Church leaders last week began warning churchgoers and schools about the final weeks of the royal commission. The archbishop of Brisbane, Mark Coleridge, released a video to Catholic school parents and churches warning them to expect some “grim moments”. He said the final hearing would allow the church to tell a “better story” about how it has changed.

“Through these three weeks there will be some grim moments and there will be some shocks, inevitably,” he said. “But there will also be a chance to tell a better story of what has been done and what is being done now.”

One can only wonder what that might be considering the level of cover-up that already occurred. It is shameful yet telling to see the greater concern is for how this makes the dioceses look rather than the abuse the clergymen inflicted. If this is the attitude of the Church, one can expect more cases of abuse.

I would like to note that the findings confirm a pattern I suspected. When looking at older reports of abuse, I noticed that victims wait between 15 to 20 years before reporting the abuse to authorities.

In 2012, the Church claimed these types of offenses were a thing of the past, blaming it on the 1960s sexual revolution. That appears this is very much an ongoing problem. It also appears that the victims followed the pattern. Those abused in the late 1990s and early 2000s are now coming forward. I suspect that the rate of abuse is not the same as it was before, yet it is likely higher than the Church claims.

The question now is what will come of this. Will Australia seek to file charges? What would the abusers be charged with? That latter question is necessary because Australia does not recognize boys as rape victims. What policies will the Church put in place and what guarantee do we have that the new ones will work or be enforced?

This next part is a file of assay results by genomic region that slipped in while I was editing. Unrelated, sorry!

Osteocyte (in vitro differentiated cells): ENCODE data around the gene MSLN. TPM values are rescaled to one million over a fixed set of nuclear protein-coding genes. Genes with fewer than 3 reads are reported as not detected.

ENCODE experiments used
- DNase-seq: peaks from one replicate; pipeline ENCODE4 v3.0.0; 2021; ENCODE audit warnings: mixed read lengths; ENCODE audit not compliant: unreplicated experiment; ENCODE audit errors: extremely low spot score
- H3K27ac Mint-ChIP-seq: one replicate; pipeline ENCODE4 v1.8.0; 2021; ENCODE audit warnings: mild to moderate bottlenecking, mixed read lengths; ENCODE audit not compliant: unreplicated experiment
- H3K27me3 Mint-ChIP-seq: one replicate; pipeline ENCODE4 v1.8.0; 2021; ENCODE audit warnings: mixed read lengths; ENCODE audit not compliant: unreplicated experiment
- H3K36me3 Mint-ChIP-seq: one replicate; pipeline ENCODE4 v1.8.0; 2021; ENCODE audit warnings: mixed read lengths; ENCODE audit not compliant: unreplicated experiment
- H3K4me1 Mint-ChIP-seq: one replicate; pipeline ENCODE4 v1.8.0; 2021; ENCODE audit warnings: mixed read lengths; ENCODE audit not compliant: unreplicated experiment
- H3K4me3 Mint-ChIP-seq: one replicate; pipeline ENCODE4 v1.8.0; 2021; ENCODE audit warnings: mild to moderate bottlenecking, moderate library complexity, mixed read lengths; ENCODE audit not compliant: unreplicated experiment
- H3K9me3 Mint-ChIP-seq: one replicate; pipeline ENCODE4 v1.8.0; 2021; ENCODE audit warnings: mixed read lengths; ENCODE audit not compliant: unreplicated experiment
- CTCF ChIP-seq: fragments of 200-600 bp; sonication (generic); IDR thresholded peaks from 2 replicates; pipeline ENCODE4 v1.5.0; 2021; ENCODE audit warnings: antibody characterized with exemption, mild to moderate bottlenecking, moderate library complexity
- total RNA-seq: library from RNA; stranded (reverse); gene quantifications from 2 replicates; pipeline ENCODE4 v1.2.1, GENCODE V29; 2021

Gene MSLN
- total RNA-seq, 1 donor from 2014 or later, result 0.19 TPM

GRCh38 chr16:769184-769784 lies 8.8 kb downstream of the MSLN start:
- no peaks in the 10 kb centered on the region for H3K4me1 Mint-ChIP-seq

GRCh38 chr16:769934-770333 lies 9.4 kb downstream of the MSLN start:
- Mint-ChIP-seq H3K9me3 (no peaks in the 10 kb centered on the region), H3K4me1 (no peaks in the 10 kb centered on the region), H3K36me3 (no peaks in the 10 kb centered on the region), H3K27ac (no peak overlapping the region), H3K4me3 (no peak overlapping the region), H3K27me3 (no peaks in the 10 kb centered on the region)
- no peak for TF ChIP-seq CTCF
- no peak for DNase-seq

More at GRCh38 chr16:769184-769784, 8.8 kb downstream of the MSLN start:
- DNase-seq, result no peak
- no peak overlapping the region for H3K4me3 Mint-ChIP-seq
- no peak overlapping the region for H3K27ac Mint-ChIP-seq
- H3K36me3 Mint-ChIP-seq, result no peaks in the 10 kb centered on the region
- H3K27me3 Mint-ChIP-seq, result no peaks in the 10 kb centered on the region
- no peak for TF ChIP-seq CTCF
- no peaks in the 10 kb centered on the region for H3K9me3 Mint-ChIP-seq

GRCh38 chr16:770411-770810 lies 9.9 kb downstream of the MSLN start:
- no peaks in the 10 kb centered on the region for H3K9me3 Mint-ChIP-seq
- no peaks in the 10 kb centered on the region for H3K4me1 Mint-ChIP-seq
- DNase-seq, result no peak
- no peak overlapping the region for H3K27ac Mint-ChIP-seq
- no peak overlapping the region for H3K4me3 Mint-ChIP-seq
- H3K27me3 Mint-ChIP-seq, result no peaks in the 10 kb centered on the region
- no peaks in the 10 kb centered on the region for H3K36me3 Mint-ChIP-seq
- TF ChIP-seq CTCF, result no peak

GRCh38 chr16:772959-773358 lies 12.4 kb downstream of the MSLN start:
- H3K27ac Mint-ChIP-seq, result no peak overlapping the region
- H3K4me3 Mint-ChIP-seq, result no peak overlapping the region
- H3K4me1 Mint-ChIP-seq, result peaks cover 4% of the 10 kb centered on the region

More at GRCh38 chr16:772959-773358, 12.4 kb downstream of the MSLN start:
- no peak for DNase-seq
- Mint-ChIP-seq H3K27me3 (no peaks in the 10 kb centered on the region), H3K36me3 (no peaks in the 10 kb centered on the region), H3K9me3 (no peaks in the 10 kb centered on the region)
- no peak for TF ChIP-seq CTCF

It seems unlikely that any of this will change, and that is terrible because it will result in more abused children and more abusers getting away with it.

6 thoughts on “4,444 vitcims: The travesty of sexual abuse in Australia’s Catholic Churches

  1. “The overwhelming majority of survivors were male.”

    This inquiry has been running for several years. I knew many of the witnesses prior to it’s commencement. Those who have maintained involvement all the way through are suggesting that about 95% of the victims were boys. They also know of hundreds of suicides. Nevertheless this is the first time any media has pointed out that majority at all.

  2. Pingback: “4,444 vitcims: The travesty of sexual abuse in Australia’s Catholic Churches” | inversionsuicide

  3. Sadly I am not remotely surprised by any of this, other than “why has it taken so long for us to know about it?”

  4. @James…

    “Sadly I am not remotely surprised by any of this, other than “why has it taken so long for us to know about it?””

    The state of Victoria funded a statewide network of rape crisis services from the late seventies or early eighties depending on region. Males were excluded until 2002. I was excluded from my local service for 25 years.

    Our communities knew the clerical abuse was going on but didn’t care because the victims were boys. We preferred to make jokes about priests and altar boys instead.

    The moves towards the royal commission began only after the CASA network admitted males. Previously they had been denied opportunities for networking and sharing information for decades. This is stuff that should have been dealt with in the eighties. The state and services, whether knowingly or not, aided the cover ups.